Thursday, September 8, 2011

Three things brand marketers can learn from direct marketers

In my last post, I talked about what direct marketers could learn from brand marketers.  Today, I’ll return the favor, but not before addressing the obvious: in most organizations with which I’ve worked, direct serves as the poor stepsister of brand.  They receive fewer resources and less attention than brand.  The sit on lower office floors, if not in a less glamorous building altogether.  One Show Pencils go on the top shelf; DMA Awards live closer to the floor.

More’s the pity.

Truly innovative marketers, most notably David Ogilvy, have always respected the power and discipline of direct marketing.  Ogilvy, in fact, referred to direct as his “secret weapon.”  And so, in that spirit, I think the following represent good learning for brand marketers from the direct folks.

One: Respect business objectives

Direct marketers live and die by specific objectives.  Those objectives usually relate narrowly to sales (e.g. “sell X units at a cost per sale not to exceed $Y” or “drive A leads to our sales force at a cost per lead not to exceed $B”).  However, the more successful direct marketers link these immediate-term sales objectives to larger business objectives.  For instance, a financial institution may know that the $B in lead costs mean a payout in year three of a customer relationship, which further colors the sales materials and follow-up materials such as e-newsletters and statement stuffers.  The best direct marketers think through an entire sales cycle from initial consumer interest through profitable relationship.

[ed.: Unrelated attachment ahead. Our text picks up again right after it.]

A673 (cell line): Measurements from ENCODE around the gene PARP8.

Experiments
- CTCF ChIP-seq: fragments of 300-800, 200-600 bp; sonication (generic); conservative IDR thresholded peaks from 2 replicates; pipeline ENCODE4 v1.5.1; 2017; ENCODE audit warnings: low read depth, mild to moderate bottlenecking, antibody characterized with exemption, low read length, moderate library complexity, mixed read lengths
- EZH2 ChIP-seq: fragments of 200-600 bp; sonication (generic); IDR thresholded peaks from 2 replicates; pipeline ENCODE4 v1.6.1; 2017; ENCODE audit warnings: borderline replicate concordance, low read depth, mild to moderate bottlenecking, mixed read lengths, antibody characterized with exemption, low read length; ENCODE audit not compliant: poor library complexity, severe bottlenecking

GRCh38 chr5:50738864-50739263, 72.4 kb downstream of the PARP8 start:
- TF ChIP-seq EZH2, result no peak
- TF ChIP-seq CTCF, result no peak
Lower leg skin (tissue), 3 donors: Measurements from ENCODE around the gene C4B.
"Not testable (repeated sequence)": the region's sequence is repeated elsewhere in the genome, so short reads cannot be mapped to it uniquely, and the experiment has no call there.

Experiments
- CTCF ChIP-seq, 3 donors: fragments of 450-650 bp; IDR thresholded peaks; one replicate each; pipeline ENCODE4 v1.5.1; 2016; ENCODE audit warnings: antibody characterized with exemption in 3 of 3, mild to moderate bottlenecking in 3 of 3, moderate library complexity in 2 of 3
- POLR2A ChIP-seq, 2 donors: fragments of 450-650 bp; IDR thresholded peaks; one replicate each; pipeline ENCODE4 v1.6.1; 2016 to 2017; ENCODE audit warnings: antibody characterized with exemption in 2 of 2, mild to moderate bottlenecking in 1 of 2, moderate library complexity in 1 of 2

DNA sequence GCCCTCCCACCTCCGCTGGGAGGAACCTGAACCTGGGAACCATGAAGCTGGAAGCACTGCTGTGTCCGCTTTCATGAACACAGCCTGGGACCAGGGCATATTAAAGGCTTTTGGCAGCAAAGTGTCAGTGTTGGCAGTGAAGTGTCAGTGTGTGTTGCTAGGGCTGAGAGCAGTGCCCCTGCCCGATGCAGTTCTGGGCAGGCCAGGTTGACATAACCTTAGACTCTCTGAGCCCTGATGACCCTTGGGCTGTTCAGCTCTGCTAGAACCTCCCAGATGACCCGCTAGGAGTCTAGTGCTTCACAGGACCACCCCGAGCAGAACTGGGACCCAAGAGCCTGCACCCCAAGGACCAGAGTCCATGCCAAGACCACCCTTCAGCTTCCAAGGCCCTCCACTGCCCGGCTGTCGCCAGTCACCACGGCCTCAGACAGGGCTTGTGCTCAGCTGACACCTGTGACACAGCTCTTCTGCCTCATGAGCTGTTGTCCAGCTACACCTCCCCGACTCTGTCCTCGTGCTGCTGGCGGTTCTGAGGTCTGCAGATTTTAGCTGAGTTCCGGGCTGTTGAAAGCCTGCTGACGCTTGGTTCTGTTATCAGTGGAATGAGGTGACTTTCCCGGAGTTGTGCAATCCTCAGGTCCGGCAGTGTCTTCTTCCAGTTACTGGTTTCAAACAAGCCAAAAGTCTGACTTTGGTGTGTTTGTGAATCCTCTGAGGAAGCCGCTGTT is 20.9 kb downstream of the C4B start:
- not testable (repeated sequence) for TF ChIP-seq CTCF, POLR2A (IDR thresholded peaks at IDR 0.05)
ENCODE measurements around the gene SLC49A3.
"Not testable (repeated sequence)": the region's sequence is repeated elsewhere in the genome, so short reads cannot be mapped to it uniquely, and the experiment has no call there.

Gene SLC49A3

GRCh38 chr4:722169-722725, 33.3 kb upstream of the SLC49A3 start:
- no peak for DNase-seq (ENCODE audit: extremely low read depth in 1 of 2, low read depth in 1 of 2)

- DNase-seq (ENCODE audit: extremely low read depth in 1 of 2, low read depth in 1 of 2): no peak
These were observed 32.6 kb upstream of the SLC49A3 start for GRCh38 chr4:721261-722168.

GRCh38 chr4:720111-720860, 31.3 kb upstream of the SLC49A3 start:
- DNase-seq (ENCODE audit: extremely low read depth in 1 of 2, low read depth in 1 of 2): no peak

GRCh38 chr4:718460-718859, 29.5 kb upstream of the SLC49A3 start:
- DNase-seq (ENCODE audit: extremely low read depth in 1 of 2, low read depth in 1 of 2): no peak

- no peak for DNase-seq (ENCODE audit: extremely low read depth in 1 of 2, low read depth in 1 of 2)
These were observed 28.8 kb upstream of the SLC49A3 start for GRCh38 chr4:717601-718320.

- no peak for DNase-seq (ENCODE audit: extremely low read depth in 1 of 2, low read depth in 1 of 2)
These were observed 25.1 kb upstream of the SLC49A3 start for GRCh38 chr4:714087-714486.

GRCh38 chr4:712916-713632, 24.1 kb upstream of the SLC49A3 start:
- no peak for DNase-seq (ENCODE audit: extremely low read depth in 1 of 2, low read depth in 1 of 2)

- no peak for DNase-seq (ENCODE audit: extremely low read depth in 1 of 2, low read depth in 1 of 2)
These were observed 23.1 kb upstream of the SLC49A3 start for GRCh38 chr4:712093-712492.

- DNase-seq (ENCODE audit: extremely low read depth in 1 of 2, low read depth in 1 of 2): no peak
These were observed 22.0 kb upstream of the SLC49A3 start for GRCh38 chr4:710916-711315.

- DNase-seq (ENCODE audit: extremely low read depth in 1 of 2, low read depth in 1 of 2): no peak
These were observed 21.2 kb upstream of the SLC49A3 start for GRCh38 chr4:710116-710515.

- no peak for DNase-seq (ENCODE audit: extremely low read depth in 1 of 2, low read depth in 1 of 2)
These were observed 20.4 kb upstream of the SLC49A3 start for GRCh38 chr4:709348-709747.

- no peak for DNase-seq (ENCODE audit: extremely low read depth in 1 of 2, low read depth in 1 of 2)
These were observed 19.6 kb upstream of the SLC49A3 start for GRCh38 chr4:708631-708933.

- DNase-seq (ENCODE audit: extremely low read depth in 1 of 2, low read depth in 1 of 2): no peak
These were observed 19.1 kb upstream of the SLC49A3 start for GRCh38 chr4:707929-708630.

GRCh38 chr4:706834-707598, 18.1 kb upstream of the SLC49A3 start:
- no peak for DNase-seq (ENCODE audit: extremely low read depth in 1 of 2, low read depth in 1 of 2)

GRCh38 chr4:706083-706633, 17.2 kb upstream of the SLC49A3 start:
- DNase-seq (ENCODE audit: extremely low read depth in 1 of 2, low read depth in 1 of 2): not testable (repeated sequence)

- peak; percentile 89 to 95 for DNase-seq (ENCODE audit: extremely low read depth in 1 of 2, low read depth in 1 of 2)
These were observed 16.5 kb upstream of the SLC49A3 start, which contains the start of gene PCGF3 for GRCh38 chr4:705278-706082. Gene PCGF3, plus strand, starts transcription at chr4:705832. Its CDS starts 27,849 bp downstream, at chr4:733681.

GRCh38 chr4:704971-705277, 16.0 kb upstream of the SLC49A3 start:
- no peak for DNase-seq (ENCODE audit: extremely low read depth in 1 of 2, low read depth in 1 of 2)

Brand marketers all too often accept vague objectives for their campaigns.  Many campaigns, for instance, have an objective along the lines of “add our brand to the consideration set.”  Obviously, more consumers adding a brand to a consideration set should result in more sales.  But how?  If a campaign succeeds in convincing consumers to add the brand to their consideration sets, but at the cost of positioning the brand as the cheap one, has it really succeeded?  More to the point, how does the brand go from the consideration set to purchase?

Instead, I think brand marketers should understand how their campaign will help the brand achieve a business goal, whether that be category leadership, more profitable customers or even pop culture status.

Measure what people DO, not just what they SAY

Both direct and brand marketers care about measurement.  However, the measurements they use differ: direct marketers tend to focus on that measurement usually pertains to sales--calls, orders, order size, etc.  Brand marketers measure brand attributes via phone or web surveys or social media chatter.  While both types of measurements have real meaning, they differ in one key way--direct measurements capture how people act rather than what they think.